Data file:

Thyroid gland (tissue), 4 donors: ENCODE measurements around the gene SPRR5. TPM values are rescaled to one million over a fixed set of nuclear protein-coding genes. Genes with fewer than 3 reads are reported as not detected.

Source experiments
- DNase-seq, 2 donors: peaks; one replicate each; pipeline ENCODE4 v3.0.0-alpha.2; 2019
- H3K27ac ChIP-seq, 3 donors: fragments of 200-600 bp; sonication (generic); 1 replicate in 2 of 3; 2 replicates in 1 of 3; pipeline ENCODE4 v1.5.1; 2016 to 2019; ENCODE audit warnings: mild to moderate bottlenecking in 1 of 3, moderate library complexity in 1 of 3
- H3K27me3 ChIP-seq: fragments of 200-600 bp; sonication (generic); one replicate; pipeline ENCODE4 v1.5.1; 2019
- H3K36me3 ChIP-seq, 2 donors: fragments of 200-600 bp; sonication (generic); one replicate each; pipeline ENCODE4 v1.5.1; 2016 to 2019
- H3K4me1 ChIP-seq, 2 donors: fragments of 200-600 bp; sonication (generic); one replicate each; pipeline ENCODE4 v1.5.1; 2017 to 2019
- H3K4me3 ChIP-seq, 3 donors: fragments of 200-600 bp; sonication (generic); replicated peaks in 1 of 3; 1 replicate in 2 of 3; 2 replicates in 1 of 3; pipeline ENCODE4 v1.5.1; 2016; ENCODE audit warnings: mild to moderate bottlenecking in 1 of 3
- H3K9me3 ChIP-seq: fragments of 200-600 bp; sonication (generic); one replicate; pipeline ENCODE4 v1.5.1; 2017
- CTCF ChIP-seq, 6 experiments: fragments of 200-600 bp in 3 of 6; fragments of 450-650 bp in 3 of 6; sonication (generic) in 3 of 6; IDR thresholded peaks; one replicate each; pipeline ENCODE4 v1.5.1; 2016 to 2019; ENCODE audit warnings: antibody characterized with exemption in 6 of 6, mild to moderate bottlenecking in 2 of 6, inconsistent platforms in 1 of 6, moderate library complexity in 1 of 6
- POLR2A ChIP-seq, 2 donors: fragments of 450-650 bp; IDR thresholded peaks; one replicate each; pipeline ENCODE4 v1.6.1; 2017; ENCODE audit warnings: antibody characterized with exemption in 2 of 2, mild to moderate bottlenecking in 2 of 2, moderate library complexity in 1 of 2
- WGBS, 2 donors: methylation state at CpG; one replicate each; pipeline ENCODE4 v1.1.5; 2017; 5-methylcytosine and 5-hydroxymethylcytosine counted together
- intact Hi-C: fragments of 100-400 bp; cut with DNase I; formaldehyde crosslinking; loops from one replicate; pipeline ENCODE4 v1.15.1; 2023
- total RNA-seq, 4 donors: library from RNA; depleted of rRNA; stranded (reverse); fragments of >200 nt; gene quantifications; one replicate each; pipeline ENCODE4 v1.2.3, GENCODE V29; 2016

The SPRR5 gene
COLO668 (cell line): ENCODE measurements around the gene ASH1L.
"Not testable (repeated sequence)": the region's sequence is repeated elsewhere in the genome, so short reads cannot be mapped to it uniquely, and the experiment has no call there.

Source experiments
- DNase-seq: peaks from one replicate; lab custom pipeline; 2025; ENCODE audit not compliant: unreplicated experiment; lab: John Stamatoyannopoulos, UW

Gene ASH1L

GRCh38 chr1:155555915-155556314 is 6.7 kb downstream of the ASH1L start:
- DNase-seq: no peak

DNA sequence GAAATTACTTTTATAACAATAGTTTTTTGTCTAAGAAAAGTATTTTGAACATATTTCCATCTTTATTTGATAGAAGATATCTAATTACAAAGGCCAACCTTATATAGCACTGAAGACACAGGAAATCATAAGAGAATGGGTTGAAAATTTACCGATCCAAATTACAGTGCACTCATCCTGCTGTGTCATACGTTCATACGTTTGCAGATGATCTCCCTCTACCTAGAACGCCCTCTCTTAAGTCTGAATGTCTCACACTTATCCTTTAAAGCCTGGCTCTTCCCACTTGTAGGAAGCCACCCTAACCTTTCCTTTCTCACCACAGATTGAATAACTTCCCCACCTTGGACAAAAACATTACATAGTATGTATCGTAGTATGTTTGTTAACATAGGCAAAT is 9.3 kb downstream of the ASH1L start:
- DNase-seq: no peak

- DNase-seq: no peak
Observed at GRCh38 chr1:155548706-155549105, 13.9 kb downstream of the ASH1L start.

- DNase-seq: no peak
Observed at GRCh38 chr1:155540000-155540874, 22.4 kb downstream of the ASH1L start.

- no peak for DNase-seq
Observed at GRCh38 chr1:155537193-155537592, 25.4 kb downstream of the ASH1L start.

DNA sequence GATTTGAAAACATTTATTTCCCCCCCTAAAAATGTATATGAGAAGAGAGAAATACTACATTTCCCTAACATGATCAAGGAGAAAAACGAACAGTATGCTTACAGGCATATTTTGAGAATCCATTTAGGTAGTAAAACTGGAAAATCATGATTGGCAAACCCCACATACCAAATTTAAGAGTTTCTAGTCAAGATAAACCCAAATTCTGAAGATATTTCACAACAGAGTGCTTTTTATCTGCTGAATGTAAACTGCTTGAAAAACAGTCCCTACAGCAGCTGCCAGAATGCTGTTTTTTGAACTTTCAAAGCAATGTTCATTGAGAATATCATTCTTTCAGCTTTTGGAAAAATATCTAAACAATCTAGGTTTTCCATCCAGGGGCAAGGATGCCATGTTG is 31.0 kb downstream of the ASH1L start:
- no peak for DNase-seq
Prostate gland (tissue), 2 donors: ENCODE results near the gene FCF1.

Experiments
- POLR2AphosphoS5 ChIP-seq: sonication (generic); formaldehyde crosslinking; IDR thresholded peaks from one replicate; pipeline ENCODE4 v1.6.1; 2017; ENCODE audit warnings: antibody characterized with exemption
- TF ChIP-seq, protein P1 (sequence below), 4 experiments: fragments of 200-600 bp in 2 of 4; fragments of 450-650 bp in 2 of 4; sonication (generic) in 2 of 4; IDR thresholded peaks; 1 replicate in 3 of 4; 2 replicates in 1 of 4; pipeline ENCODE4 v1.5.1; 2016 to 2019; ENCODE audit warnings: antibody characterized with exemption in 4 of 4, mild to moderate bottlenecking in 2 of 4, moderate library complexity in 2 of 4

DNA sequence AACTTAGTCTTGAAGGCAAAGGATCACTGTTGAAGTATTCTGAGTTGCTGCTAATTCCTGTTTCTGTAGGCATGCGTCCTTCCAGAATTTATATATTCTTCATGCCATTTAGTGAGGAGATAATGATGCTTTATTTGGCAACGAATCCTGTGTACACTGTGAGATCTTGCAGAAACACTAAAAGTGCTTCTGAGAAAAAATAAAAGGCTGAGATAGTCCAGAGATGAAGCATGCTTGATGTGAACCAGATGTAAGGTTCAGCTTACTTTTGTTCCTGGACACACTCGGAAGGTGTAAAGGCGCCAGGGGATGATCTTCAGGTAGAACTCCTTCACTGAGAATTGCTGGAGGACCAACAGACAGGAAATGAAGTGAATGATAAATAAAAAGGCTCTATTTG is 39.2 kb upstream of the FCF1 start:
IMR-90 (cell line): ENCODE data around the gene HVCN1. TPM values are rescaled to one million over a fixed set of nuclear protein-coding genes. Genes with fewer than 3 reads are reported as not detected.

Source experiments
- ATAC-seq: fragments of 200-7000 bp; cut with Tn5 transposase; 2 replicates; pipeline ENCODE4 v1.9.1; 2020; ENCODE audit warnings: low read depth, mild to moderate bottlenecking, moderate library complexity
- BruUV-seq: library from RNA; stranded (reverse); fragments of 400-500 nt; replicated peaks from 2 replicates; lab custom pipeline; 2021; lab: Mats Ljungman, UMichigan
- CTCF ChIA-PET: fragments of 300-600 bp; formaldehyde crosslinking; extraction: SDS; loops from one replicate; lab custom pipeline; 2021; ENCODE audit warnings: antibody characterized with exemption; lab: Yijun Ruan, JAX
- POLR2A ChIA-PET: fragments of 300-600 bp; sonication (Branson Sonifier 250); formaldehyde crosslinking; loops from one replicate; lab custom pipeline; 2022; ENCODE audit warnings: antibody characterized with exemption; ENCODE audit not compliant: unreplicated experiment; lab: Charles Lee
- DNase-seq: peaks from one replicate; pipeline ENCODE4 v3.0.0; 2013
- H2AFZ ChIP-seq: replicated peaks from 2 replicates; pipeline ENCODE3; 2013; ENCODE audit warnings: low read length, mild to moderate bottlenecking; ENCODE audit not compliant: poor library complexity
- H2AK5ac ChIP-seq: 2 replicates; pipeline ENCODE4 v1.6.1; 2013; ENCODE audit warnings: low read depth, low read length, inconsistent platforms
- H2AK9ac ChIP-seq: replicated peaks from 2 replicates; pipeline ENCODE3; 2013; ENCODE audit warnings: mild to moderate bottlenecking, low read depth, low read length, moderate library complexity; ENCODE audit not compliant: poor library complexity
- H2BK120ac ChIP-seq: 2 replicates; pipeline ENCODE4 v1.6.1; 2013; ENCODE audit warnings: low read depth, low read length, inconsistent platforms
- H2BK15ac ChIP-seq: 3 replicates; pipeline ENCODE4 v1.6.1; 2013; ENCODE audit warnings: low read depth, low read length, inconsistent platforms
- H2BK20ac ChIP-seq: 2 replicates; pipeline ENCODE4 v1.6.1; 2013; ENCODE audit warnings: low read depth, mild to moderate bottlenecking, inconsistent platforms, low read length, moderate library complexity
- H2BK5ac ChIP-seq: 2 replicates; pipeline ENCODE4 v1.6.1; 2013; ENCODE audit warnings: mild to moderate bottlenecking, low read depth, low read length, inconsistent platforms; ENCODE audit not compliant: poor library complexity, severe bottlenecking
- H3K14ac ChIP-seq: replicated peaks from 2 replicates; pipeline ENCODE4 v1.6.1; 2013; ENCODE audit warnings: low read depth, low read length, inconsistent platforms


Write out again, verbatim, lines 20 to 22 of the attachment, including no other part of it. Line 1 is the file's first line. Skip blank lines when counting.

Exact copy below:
Gene ASH1L

GRCh38 chr1:155555915-155556314 is 6.7 kb downstream of the ASH1L start:
- DNase-seq: no peak